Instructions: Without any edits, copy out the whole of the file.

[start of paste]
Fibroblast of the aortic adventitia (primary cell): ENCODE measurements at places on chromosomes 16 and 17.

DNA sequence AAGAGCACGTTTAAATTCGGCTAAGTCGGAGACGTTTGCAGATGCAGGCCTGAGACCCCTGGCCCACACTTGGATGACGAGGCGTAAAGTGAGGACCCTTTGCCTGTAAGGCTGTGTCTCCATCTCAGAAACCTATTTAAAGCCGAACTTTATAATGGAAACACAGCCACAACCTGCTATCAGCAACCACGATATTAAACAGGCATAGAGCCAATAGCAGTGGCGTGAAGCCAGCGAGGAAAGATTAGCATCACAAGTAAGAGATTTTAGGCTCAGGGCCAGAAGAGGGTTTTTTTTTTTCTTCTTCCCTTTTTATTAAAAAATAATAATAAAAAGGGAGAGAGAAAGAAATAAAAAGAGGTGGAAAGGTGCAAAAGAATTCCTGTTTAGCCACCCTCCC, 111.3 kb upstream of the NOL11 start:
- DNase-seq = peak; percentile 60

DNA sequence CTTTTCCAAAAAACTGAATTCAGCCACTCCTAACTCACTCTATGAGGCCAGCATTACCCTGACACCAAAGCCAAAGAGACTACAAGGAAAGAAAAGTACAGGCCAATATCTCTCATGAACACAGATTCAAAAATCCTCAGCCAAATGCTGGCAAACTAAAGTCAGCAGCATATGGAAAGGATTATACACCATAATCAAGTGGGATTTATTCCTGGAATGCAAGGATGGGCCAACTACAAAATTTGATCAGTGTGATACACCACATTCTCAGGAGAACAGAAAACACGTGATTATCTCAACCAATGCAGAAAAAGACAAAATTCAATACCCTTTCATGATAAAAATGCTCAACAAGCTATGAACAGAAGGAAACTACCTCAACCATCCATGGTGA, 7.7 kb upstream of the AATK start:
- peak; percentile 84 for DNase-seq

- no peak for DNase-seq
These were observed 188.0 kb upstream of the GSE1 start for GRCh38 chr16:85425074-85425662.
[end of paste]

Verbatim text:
Fibroblast of the aortic adventitia (primary cell): ENCODE measurements at places on chromosomes 16 and 17.

DNA sequence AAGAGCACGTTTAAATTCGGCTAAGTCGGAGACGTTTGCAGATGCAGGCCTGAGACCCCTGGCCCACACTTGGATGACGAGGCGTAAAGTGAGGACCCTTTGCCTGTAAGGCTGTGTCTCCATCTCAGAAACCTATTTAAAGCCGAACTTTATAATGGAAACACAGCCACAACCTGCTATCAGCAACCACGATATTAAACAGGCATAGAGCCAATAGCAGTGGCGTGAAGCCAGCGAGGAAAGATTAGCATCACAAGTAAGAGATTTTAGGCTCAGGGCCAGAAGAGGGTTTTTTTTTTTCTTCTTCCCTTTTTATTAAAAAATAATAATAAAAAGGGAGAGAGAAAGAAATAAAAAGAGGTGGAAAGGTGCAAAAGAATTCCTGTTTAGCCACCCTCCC, 111.3 kb upstream of the NOL11 start:
- DNase-seq = peak; percentile 60

DNA sequence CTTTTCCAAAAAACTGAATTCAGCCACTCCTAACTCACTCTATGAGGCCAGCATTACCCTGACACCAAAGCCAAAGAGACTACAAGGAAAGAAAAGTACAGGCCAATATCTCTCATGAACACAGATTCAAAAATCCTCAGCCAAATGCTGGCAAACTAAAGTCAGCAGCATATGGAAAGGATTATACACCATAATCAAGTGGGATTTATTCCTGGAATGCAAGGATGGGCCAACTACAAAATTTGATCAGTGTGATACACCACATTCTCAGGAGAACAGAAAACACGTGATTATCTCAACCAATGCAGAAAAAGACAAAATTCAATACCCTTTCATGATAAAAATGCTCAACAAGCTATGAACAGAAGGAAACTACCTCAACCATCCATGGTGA, 7.7 kb upstream of the AATK start:
- peak; percentile 84 for DNase-seq

- no peak for DNase-seq
These were observed 188.0 kb upstream of the GSE1 start for GRCh38 chr16:85425074-85425662.